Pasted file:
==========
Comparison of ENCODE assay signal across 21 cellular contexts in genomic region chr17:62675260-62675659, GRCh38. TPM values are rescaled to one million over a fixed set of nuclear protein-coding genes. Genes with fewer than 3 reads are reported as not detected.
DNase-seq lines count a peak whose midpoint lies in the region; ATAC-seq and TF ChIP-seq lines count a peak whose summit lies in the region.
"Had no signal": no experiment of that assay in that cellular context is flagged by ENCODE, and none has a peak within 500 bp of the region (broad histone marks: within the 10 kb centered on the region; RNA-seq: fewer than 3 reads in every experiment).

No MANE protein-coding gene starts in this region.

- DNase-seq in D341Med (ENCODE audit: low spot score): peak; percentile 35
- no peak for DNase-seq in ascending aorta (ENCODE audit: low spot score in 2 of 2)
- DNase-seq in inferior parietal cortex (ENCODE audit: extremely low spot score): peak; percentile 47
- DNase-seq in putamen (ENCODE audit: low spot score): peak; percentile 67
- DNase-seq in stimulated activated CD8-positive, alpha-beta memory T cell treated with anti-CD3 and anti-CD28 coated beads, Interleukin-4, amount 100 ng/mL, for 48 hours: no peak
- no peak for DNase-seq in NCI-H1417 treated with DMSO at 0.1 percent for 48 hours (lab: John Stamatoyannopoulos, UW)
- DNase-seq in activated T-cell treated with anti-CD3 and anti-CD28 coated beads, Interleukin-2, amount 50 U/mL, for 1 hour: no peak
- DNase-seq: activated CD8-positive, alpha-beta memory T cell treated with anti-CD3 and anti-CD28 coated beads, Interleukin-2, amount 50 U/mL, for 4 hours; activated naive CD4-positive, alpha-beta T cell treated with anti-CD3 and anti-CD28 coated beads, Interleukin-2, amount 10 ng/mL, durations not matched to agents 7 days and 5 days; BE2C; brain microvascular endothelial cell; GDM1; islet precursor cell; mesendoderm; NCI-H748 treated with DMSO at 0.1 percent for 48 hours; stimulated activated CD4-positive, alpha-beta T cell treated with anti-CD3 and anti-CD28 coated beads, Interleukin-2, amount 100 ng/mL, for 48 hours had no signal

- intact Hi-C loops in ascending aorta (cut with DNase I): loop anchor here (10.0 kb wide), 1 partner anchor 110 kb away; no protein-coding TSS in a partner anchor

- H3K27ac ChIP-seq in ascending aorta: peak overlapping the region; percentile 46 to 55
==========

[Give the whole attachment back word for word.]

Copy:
Comparison of ENCODE assay signal across 21 cellular contexts in genomic region chr17:62675260-62675659, GRCh38. TPM values are rescaled to one million over a fixed set of nuclear protein-coding genes. Genes with fewer than 3 reads are reported as not detected.
DNase-seq lines count a peak whose midpoint lies in the region; ATAC-seq and TF ChIP-seq lines count a peak whose summit lies in the region.
"Had no signal": no experiment of that assay in that cellular context is flagged by ENCODE, and none has a peak within 500 bp of the region (broad histone marks: within the 10 kb centered on the region; RNA-seq: fewer than 3 reads in every experiment).

No MANE protein-coding gene starts in this region.

- DNase-seq in D341Med (ENCODE audit: low spot score): peak; percentile 35
- no peak for DNase-seq in ascending aorta (ENCODE audit: low spot score in 2 of 2)
- DNase-seq in inferior parietal cortex (ENCODE audit: extremely low spot score): peak; percentile 47
- DNase-seq in putamen (ENCODE audit: low spot score): peak; percentile 67
- DNase-seq in stimulated activated CD8-positive, alpha-beta memory T cell treated with anti-CD3 and anti-CD28 coated beads, Interleukin-4, amount 100 ng/mL, for 48 hours: no peak
- no peak for DNase-seq in NCI-H1417 treated with DMSO at 0.1 percent for 48 hours (lab: John Stamatoyannopoulos, UW)
- DNase-seq in activated T-cell treated with anti-CD3 and anti-CD28 coated beads, Interleukin-2, amount 50 U/mL, for 1 hour: no peak
- DNase-seq: activated CD8-positive, alpha-beta memory T cell treated with anti-CD3 and anti-CD28 coated beads, Interleukin-2, amount 50 U/mL, for 4 hours; activated naive CD4-positive, alpha-beta T cell treated with anti-CD3 and anti-CD28 coated beads, Interleukin-2, amount 10 ng/mL, durations not matched to agents 7 days and 5 days; BE2C; brain microvascular endothelial cell; GDM1; islet precursor cell; mesendoderm; NCI-H748 treated with DMSO at 0.1 percent for 48 hours; stimulated activated CD4-positive, alpha-beta T cell treated with anti-CD3 and anti-CD28 coated beads, Interleukin-2, amount 100 ng/mL, for 48 hours had no signal

- intact Hi-C loops in ascending aorta (cut with DNase I): loop anchor here (10.0 kb wide), 1 partner anchor 110 kb away; no protein-coding TSS in a partner anchor

- H3K27ac ChIP-seq in ascending aorta: peak overlapping the region; percentile 46 to 55